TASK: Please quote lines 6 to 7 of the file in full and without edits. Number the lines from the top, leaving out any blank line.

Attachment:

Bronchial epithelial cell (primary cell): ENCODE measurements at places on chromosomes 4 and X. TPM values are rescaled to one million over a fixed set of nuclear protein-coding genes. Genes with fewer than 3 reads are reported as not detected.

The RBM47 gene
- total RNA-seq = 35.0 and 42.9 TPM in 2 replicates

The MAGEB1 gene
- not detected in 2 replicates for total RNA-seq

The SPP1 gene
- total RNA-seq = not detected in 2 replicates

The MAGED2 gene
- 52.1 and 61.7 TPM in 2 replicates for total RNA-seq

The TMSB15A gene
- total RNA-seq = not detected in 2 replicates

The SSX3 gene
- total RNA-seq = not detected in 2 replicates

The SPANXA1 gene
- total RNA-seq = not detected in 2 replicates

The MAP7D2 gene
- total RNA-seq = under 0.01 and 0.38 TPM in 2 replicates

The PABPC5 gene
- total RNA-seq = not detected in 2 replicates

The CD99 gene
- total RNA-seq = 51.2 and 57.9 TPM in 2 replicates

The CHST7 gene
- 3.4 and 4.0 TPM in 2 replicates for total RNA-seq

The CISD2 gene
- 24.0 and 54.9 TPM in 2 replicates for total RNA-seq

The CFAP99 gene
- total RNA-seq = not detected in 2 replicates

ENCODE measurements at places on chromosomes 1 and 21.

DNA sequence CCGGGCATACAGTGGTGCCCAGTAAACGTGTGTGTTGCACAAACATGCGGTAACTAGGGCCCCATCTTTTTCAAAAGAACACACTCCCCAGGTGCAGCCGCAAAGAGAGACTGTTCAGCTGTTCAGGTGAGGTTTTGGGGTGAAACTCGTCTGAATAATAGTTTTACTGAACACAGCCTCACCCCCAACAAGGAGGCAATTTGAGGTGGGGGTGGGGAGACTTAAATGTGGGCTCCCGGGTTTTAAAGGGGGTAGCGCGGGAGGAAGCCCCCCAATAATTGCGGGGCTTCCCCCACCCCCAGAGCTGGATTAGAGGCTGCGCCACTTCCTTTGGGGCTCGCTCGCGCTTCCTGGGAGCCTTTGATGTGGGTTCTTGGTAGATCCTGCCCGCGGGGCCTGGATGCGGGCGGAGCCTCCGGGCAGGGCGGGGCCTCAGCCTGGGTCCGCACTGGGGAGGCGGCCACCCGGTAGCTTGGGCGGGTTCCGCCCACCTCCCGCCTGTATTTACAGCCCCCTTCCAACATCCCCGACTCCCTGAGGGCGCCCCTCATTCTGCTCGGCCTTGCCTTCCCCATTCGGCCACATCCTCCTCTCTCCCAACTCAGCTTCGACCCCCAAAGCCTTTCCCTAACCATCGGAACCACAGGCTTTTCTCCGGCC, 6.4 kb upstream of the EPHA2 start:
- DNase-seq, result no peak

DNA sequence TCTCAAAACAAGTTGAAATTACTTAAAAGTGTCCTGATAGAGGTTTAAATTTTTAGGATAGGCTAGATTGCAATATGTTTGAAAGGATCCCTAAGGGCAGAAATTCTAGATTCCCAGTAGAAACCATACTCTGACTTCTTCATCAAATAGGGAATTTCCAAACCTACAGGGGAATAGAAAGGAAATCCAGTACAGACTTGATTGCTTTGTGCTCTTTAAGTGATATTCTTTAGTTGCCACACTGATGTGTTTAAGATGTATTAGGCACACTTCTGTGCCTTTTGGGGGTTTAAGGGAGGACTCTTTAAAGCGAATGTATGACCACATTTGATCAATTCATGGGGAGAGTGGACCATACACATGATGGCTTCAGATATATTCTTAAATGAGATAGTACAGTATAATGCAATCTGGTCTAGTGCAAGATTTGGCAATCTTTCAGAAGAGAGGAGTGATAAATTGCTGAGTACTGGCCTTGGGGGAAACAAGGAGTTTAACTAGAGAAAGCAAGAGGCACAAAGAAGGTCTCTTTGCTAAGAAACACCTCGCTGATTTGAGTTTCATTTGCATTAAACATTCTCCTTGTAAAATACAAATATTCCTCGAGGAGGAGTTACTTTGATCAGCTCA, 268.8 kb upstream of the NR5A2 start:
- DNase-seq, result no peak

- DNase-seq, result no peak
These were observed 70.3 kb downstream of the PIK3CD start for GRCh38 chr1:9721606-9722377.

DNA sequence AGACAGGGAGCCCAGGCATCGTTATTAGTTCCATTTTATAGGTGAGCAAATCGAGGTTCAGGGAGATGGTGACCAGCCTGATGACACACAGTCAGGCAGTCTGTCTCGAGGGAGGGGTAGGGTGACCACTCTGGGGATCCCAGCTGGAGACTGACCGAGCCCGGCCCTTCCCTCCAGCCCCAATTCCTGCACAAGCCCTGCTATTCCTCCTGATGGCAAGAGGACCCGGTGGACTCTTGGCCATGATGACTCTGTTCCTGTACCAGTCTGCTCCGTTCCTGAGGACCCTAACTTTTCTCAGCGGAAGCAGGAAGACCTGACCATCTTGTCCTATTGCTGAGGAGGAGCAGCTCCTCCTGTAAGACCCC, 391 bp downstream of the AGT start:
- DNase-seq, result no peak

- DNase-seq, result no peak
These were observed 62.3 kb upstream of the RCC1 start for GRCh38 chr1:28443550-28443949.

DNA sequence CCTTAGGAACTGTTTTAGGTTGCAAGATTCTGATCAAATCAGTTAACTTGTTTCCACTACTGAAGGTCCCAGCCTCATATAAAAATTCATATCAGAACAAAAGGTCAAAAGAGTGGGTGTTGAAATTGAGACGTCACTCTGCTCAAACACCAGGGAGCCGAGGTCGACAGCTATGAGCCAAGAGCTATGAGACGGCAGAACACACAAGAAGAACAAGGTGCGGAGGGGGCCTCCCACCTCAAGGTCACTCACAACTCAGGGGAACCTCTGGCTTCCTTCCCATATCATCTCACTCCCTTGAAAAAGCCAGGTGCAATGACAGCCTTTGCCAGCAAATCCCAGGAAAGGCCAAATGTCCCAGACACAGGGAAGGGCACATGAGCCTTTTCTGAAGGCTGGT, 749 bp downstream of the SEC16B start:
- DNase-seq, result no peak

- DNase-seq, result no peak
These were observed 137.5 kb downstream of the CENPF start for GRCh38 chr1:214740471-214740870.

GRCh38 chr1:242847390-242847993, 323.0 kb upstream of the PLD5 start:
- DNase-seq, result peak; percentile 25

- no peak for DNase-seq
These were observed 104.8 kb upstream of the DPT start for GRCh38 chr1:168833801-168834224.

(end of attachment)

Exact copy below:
The SPP1 gene
- total RNA-seq = not detected in 2 replicates